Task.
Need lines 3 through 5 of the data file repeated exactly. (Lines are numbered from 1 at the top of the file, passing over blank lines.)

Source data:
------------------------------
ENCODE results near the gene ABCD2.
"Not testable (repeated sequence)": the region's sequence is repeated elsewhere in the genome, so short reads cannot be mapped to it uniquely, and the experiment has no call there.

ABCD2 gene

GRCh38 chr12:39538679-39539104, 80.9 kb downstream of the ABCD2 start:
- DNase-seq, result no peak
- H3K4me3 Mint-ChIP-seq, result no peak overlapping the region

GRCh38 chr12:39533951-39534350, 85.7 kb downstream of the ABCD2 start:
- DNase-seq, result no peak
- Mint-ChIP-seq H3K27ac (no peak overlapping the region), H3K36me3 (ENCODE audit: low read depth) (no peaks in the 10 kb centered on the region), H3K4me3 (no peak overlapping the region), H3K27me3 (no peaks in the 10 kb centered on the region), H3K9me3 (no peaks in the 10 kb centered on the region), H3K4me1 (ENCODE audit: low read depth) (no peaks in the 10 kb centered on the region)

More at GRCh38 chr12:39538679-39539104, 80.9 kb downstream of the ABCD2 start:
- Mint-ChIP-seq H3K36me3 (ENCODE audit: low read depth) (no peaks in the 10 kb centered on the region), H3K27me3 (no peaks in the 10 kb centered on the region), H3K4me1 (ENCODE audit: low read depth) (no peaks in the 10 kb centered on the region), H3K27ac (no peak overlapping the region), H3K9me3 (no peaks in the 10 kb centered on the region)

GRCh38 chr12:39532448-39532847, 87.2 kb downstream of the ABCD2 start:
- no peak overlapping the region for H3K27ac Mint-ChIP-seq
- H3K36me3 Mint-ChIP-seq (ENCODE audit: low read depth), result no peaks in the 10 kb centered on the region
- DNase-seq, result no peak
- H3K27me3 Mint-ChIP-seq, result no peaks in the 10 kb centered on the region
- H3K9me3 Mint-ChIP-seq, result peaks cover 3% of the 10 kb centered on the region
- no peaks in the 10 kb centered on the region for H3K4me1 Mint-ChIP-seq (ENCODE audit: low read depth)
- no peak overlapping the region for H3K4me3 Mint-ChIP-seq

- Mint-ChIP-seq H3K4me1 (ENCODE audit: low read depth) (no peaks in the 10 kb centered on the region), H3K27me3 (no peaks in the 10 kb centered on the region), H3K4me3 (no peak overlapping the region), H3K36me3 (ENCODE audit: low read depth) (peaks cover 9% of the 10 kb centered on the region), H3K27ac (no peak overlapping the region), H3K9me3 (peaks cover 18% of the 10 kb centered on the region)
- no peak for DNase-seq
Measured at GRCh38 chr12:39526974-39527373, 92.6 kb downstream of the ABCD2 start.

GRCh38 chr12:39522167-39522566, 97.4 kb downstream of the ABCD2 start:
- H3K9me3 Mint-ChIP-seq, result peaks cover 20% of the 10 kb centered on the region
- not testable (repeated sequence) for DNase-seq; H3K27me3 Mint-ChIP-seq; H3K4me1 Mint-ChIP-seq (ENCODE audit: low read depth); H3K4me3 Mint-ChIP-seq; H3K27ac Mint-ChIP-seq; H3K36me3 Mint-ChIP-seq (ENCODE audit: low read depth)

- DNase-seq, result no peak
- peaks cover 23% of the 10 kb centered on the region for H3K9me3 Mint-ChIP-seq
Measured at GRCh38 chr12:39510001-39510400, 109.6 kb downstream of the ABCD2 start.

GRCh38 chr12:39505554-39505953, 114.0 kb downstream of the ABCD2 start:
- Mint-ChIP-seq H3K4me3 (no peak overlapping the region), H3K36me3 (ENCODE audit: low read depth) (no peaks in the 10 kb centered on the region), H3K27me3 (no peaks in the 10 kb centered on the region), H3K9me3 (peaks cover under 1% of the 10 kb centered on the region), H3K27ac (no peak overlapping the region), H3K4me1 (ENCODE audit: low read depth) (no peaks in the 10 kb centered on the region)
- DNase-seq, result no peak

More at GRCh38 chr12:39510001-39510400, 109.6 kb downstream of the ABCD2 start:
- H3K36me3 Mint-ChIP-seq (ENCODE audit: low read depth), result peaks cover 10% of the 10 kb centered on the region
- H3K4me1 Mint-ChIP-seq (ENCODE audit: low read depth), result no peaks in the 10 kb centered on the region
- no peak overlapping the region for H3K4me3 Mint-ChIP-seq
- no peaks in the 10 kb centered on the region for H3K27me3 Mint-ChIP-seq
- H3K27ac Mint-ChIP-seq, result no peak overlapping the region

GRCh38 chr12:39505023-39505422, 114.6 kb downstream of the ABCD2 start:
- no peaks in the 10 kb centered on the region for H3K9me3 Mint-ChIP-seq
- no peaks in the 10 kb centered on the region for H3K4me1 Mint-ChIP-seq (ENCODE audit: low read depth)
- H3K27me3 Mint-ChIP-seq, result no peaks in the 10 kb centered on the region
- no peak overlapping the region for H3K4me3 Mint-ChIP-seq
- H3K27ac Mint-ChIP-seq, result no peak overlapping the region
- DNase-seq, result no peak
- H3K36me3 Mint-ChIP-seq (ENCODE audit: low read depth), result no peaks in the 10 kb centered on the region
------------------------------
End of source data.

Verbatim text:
ABCD2 gene

GRCh38 chr12:39538679-39539104, 80.9 kb downstream of the ABCD2 start:
- DNase-seq, result no peak